Constitutional Violation Defense In Criminal Law

Criminal defendants, just like any other person, have their rights. These rights begin the very moment a person is arrested for criminal charges to the time they appear in court for the hearing. It is during these stages that police officers make mistakes and violate your constitutional rights.

If you believe there is a breach of your constitutional rights, then your attorney can file a constitutional violation defense. These types of defenses are prevalent as they target the admissibility of police evidence. If your defense can prove that police evidence was collected illegally, the court can easily dismiss the entire case.

There are many constitutional violations an attorney in Missouri can use to mount a defense against criminal charges. Below are the common constitutional violations to convince a court to suppress evidence:

Unlawful search and seizure

The Fourth Amendment offers protection against illegal search and seizures. This amendment requires police officers to have reasonable grounds to search a person. Some of the areas where this constitutional right applies include home search and traffic stops.

Any evidence collected while violating the fourth amendment is considered illegal and cannot be used against the defendant in court. It is therefore, excluded. Valid evidence can, however, be collected when an officer has a valid warranty of arrest, search warrant or if there is a probable cause that a crime has been committed.

Miranda rights violation

Failure to read ”Miranda rights” to a suspect during arrest and at trial violates their constitutional rights. The fifth amendment rights protect suspects from self-incrimination(right to remain silent). It states that suspects must be informed of their rights not to make self-incriminating statements prior to questioning.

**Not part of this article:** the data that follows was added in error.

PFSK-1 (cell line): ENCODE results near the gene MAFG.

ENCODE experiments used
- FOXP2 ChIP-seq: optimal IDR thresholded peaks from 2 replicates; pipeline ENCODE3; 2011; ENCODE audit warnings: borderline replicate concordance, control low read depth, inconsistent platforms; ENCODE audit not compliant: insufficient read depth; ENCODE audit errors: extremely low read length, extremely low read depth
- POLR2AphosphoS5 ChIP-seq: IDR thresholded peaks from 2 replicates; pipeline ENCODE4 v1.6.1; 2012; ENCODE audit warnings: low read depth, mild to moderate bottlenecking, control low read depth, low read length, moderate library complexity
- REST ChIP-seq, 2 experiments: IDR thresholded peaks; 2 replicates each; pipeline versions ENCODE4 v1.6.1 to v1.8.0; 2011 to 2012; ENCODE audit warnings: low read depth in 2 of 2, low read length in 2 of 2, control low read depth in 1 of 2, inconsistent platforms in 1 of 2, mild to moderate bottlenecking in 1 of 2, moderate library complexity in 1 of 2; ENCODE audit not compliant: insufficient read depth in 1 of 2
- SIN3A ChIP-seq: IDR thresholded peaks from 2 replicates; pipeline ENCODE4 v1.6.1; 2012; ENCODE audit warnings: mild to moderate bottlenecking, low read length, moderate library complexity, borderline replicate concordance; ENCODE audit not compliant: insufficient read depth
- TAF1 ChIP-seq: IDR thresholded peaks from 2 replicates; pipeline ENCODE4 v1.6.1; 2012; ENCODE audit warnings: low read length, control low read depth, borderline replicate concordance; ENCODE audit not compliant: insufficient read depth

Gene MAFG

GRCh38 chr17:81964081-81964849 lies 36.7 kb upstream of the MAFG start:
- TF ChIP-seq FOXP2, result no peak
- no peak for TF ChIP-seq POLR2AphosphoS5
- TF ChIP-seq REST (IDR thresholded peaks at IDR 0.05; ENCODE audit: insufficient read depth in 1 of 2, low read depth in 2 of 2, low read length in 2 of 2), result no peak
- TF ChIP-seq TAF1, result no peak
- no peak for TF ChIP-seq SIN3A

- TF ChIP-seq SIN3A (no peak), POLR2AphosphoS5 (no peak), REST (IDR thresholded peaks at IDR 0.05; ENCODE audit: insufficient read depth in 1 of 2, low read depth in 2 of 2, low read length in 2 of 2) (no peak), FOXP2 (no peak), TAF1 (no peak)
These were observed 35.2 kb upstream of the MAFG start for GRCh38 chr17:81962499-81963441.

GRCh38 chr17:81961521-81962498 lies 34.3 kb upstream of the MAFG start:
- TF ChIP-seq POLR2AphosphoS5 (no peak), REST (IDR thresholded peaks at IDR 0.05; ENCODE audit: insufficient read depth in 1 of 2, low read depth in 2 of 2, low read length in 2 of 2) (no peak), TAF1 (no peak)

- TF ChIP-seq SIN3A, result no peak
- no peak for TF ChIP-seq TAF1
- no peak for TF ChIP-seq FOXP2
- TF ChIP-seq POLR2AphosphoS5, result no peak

In the event a police officer does not read the Miranda laws during interrogation, then they cannot use any confessions or statements made by the defendant as evidence in court. Violation of Miranda rights can make a case to be dismissed. However, in cases where a suspect is free to leave, an officer does not have to inform the suspect of their Miranda rights before questioning.

Coerced confession

This is the type of confession that is not voluntary. Even if an officer reads your Miranda rights but still forces you to admit to a crime, then the evidence collected is deemed illegal. There are certain standards that every interrogating officer must observe, for a defendant’s confession to be voluntary. Exceeding these standards would result in a coerced confession.

An example is where an officer beats up a suspect, threaten or points a gun at them to get them to confess. All these are a violation of suspects rights. Consequently, any evidence that results from such actions cannot be acceptable in a court of law.

Exceptions to constitutional violation defense

There are times when evidence may remain admissible in court even after the officer collecting it has violated the defendant’s rights. Below are some examples:

    Inevitable discovery

  • Sometimes a judge can rule that evidence acquired illegally would still have been obtained by legal means. An example is where an officer while entering a suspect’s house to request a search warrant discovers illegal drugs. In such a case, a judge can still rule that the evidence would still have been recovered in a routine police search. As such, the evidence can still be used to incriminate the defendant.
  • Independent source

  • If a court rules that the evidence acquired illegally by a police officer would still be provided by another source. An example is when an officer illegally enters a house and discovers the owner is a human trafficker and then later, another person comes to report the same issue. In such a case, the evidence will be admissible in court.
  • As you can see, understanding your constitutional rights as a defendant can help you get off the hook. Discuss the facts of your case with an experienced criminal defense lawyer in Missouri to determine which rights were violated in order to file a motion to suppress the evidence.